Proof that I still enjoy a real paper copy of a book once in a while.
I read The Silent Patient by Alex Michaelides as part of a postal book club I participate in through the book website Litsy (which is my home away from home, honestly). I share books with members all across Canada. We read them on our own, make notes in the margins, and send them through the mail. This is not one that I normally would have picked but I’m glad I read it! I had heard about it of course – it’s getting quite a bit of buzz and I believe they are turning it into a movie. Considering that it is this author’s first book, big kudos to him. While I think there were elements that could have been improved upon, I am looking forward to seeing what else Michealides puts out.
In The Silent Patient, psychotherapist Theo actively seeks out a job at The Grove, a mental hospital that houses an infamous patient named Alicia. Alicia was convicted of killing her husband in a brutally violent way. She was found standing over the body with the murder weapon and blood all over her. Since that night, she has remained silent. She never spoke – not once during her trial, and not once in the years following when she was placed in The Grove. Theo finds himself fascinated with her case and is determined to get through to her. He is determined to help her speak.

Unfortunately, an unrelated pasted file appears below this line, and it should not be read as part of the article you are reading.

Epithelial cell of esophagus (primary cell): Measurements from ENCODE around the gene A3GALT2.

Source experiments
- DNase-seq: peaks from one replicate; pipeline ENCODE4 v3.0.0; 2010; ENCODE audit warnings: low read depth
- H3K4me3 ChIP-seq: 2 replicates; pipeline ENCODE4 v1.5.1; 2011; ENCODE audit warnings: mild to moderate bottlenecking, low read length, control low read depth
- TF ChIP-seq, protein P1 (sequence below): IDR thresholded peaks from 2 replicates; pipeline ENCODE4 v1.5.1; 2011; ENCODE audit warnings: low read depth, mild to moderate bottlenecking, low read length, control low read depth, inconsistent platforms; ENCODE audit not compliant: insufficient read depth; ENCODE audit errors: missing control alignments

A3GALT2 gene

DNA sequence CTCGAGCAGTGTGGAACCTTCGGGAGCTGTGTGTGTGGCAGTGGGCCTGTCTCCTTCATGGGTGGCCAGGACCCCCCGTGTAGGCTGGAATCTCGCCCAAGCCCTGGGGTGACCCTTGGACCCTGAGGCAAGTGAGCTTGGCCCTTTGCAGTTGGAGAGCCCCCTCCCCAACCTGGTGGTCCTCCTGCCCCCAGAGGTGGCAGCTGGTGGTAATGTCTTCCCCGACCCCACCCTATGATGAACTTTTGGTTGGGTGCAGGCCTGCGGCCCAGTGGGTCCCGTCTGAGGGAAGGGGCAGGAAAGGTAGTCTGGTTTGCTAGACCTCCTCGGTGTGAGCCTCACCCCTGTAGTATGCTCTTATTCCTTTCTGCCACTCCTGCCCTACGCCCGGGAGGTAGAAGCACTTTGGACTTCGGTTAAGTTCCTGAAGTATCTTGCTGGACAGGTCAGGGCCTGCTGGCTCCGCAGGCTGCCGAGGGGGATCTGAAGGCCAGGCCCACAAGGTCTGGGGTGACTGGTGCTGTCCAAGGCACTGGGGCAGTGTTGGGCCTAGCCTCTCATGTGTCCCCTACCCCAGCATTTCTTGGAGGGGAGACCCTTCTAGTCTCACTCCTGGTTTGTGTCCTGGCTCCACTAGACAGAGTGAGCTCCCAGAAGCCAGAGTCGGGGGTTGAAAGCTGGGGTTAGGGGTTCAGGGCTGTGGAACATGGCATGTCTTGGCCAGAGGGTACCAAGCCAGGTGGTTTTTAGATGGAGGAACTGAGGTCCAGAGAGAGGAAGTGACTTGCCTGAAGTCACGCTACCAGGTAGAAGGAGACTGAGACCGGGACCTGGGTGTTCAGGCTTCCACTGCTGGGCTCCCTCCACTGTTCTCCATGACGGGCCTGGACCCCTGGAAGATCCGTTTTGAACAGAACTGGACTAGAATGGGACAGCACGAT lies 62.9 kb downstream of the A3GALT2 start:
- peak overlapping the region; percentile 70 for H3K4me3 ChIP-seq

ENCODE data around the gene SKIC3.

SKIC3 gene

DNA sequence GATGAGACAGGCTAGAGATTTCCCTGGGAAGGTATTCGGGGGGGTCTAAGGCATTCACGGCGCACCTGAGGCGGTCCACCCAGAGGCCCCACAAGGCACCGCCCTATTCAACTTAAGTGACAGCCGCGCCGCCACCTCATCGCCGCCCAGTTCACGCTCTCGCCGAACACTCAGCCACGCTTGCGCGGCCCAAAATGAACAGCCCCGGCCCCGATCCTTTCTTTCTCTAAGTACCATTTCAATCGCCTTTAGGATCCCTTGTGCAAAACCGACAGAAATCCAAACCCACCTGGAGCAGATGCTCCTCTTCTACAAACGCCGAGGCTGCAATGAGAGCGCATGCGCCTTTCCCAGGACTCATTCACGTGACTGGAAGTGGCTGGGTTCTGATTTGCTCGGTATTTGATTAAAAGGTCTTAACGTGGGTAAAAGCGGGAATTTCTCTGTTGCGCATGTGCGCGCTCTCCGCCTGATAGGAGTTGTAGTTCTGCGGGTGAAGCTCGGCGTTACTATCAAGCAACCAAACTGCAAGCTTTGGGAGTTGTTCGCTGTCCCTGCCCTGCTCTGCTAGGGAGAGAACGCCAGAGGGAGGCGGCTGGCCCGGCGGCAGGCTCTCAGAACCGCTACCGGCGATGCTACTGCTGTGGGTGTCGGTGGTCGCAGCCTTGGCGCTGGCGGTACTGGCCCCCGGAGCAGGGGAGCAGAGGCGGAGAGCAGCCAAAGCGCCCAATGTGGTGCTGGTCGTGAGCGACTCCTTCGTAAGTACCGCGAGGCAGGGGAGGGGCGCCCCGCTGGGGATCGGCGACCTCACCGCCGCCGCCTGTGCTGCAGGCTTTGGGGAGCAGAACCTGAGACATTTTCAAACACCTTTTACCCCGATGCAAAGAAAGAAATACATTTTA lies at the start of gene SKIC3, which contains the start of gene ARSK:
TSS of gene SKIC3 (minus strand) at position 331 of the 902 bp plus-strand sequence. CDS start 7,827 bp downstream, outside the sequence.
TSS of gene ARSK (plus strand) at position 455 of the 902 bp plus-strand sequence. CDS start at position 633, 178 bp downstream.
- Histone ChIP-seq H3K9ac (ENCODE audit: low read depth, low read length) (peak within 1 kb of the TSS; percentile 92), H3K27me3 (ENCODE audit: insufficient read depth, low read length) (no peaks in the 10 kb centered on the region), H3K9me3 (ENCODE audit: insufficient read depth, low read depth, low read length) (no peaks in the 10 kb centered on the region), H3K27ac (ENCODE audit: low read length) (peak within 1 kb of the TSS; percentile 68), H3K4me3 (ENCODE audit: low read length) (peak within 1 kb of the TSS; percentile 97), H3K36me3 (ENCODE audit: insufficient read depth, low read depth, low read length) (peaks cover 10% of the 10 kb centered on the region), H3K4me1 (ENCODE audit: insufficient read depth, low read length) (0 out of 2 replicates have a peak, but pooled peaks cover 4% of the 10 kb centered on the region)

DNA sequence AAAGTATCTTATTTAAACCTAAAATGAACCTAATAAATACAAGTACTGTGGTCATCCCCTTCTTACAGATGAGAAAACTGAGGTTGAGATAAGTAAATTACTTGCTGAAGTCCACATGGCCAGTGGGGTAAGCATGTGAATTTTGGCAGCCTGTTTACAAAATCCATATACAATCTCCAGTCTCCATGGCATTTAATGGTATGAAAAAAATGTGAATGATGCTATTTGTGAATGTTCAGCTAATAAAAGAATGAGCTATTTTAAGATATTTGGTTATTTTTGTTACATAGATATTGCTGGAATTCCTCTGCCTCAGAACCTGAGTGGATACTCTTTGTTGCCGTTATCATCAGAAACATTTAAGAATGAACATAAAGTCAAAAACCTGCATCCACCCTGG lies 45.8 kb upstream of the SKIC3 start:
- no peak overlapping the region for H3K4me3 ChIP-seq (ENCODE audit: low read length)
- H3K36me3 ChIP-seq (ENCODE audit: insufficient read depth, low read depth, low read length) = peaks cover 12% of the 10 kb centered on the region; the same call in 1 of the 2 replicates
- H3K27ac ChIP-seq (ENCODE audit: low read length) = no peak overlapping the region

What follows is an intriguing mystery wherein Theo, who is admittedly more involved than he should be, seeks the truth of what happened that night. The reader is swept alongside him into Alicia’s shattered world. Did she actually murder her husband? If so, than why? And why won’t she speak? Is she really the victim here? Is Theo taking his investigation too far?
The story of Alicia and Theo is a fascinating one, to be sure. Although there were some parts that I did find a bit slow, Michaelides did do a good job of building suspense and taking readers to a place they never thought they would go. I will admit that I figured out the key to the mystery about half way through – but it was still fun to read on and discover that I was right – and then to realize that I was only half right was even better. If you do read this book, don’t spoil it by peeking at the ending, or telling others how it ends. Let people discover it on their own – at least until the movie comes out and makes it more difficult to keep spoiler free. It’s a fun read, but only if you allow the mystery to unfold as you turn the pages.